Monday, July 26, 2010

Random Law School Update 13

Last Location: Washington, DC
Arrival Date: July 22, 2010
Departure Date: July 25, 2010

Current Location: Becket, MA
Arrival Date: July 25, 2010
Departure Date: July 31, 2010

Next Location: Mexico City, MX
Arrival Date: August 1, 2010
Departure Date: August 14, 2010

I still haven’t figured out what clued off the customs agent when he asked if I was a lawyer after I rushed up to the checkpoint and explained that I was in Mexico City visiting friends. I checked all of my luggage and my passport for something that might indicate law school. Nothing.

Thursday was one of my many luckiest days. I woke up early with nothing to do but to wait for my 1pm flight out of Mexico. Instead, my friend Conrad offered to drive me to a taxi sitio where I caught a cab at 7:50am to the airport. Despite impending rush hour, my cabbie delivered me to my terminal in less than 20 minutes. I explained the American Airlines agent that I would like to standby for the 9:51am flight that had sold out on me the day I bought my 1pm flight.

After a more complicated than necessary immigration ritual, which involved running back and forth between the police station and the immigration office, I was given two standby tickets through to DC, arriving at 5:45pm instead of the originally dreaded 11pm arrival I had purchased. Not only did I make both flights, I ended up with window seats on both :)

As many flights as I have taken, I am still absolutely in awe of being among the clouds. As a child, I used to daydream of spending the day at cloud level. Of course, in these dreams I could suspend myself in the air without the burden of an airplane. But considering my distaste for humidity, flying is probably as good as it gets.

Growing up, I would have never imagined that I would ever travel as much as I have. I grew up with the understanding that plane flights were luxury goods for the wealthy. For the middle class, we could take a plane on very special occasions once every several years. When I found out that China was halfway around the world, I remember thinking that I’d have a better chance of digging my way there than of ever having the opportunity to visit by plane.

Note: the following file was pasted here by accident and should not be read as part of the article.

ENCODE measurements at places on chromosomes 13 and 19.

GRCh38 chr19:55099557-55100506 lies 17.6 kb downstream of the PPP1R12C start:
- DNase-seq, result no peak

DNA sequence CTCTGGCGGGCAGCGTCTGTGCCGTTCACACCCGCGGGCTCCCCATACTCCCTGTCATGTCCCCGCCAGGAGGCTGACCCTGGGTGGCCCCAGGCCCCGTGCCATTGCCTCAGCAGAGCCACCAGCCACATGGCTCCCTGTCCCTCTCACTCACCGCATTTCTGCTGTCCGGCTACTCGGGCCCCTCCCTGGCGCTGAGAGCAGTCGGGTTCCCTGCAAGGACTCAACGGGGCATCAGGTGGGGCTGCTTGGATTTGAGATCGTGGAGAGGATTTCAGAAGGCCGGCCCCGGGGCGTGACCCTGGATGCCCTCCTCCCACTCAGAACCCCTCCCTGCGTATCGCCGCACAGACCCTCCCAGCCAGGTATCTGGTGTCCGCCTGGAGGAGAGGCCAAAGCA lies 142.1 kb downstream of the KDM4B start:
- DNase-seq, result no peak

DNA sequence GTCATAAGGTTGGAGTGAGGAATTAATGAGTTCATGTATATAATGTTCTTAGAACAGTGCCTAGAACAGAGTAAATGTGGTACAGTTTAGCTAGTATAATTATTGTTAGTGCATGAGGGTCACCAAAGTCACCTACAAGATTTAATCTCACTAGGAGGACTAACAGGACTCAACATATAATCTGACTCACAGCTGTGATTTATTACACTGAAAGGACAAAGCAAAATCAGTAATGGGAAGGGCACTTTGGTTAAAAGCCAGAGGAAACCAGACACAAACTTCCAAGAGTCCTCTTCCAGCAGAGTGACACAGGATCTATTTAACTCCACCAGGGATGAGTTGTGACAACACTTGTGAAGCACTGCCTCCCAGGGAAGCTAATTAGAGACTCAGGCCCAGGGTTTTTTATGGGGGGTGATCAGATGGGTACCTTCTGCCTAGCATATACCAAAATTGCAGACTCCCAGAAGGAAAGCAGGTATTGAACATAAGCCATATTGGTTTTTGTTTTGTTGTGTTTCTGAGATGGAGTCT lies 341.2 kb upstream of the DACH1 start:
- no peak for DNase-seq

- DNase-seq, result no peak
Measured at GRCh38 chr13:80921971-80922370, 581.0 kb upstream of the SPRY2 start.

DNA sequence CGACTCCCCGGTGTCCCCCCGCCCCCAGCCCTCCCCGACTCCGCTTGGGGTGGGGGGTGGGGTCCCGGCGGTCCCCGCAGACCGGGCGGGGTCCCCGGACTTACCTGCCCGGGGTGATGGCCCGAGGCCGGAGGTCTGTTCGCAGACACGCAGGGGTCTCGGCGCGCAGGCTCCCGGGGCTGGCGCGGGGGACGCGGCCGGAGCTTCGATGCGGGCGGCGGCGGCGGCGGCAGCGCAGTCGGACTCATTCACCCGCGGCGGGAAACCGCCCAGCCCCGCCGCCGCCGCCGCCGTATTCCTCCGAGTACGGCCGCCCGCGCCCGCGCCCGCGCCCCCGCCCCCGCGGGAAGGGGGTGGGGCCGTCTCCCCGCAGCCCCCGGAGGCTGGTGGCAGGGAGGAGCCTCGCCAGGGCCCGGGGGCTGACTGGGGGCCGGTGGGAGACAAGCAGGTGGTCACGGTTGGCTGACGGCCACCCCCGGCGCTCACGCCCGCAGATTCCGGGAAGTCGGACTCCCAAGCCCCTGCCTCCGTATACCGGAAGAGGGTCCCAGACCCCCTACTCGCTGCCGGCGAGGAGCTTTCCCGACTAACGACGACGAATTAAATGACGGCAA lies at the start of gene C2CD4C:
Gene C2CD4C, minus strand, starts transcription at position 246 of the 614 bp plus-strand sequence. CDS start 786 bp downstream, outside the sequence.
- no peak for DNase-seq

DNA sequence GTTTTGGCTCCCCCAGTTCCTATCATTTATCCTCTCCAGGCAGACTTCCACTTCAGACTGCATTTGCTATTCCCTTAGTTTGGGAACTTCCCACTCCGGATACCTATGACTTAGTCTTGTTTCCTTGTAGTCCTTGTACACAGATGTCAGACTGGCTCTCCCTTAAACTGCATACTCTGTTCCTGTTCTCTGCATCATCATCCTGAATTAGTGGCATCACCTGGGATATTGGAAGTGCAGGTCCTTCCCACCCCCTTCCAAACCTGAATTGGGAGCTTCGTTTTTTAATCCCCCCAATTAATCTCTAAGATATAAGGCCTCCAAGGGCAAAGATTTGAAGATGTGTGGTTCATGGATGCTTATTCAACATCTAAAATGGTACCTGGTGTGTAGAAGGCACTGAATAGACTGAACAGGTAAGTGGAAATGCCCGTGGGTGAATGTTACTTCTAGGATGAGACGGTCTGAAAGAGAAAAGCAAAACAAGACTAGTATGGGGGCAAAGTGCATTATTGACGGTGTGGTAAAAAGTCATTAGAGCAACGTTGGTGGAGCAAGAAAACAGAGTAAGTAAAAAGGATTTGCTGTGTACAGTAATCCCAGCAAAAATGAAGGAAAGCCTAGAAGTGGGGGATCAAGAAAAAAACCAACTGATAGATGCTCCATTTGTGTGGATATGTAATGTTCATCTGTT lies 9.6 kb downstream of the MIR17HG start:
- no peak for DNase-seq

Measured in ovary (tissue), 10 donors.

Things have changed. Air travel is no longer treated as a luxury good in the United States. It has become much more like taking a bus with a lot of extra hassles and a lot less leg room. And depending on your destination, it can be cheaper than driving, not to mention, statistically safer.

In other countries, however, flying is still very much a luxury activity reserved for the privileged classes. In fact, many things that most classes of US Americans (Estadounidenses) enjoy are luxury products in other countries. In Mexico City, the contrast between the privileged and non-privileged is particularly stark. From the air, the city looks typically third-worldly with simple box shaped houses practically stacked up on top of each other, colorfully painted and perfectly scattered as if a giant had gown tired of playing with them.

I wouldn’t have guessed that Mexico City was home to some of the world’s most expensive shopping areas, or that it has some of the nicest malls I have ever seen with “VIP” movie theaters with reclining sofa seats and servers to bring you sushi and cocktails while you enjoy your movie. I wouldn’t have contemplated the number of luxury vehicles and the number of secure parking garages to store them. I certainly didn’t foresee the amount of restaurants that serve meals starting at $20 or luxury gyms with memberships starting at $160/month.

One thing that I have experienced a lot during my travels, but perhaps don’t write about enough, is classism. Class divisions certainly exit in the United States, but are nowhere near as extreme as they are in nearly every other country I have visited.

In Mexico, the class divisions are blaring. I am, by virtue of my affiliates (not my spending habits), a participant of the upper class there. I, and I think most US Americans, have a hard time identifying as upper class. I feel like an outsider taking a glimpse into a world that I had previously only heard about in the media.

Working abroad is even better than merely traveling abroad and I am reveling in the new perspectives. I am particularly interested in continuing to explore the mentality that perpetuates classism, particularly race-correlated classism. I am curious as to whether those who are the most educated, empowered, and morally inclined to resolve race-correlated classism are those who are also, perhaps unwittingly, perpetuating it most. I am interested in others’ thoughts on this topic.

I arrived in DC Thursday night to briefly attend HSUS’s Taking Action for Animals Conference and to focus on some law school related efforts. My mom flew in on Saturday and yesterday we drove the eight hours to The Kushi Institute in Becket, Massachusetts for a macrobiotic lifestyle and cooking course. I tend to agree that there is a strong placebo effect at work in maintaining good health. The more you believe something will work, the more likely it is to work. My Mexico City roommate suggested that I may not having enough faith for things like biomagnitism to work. It occurred to me that I don’t put much faith in Western medicine either, especially after Meghan’s death. If there is anything I do have faith in, it is food. So instead of trying to fake faith, I have decided that I’ll have a better chance if I commit to something that I am already inclined to believe in: good food.

We don’t have internet in our room here and our days are pretty packed so I may not be responding as promptly as I’d like. Please continue to write and to send me your updates, pictures, random thoughts, etc. I really enjoy the emails I get.



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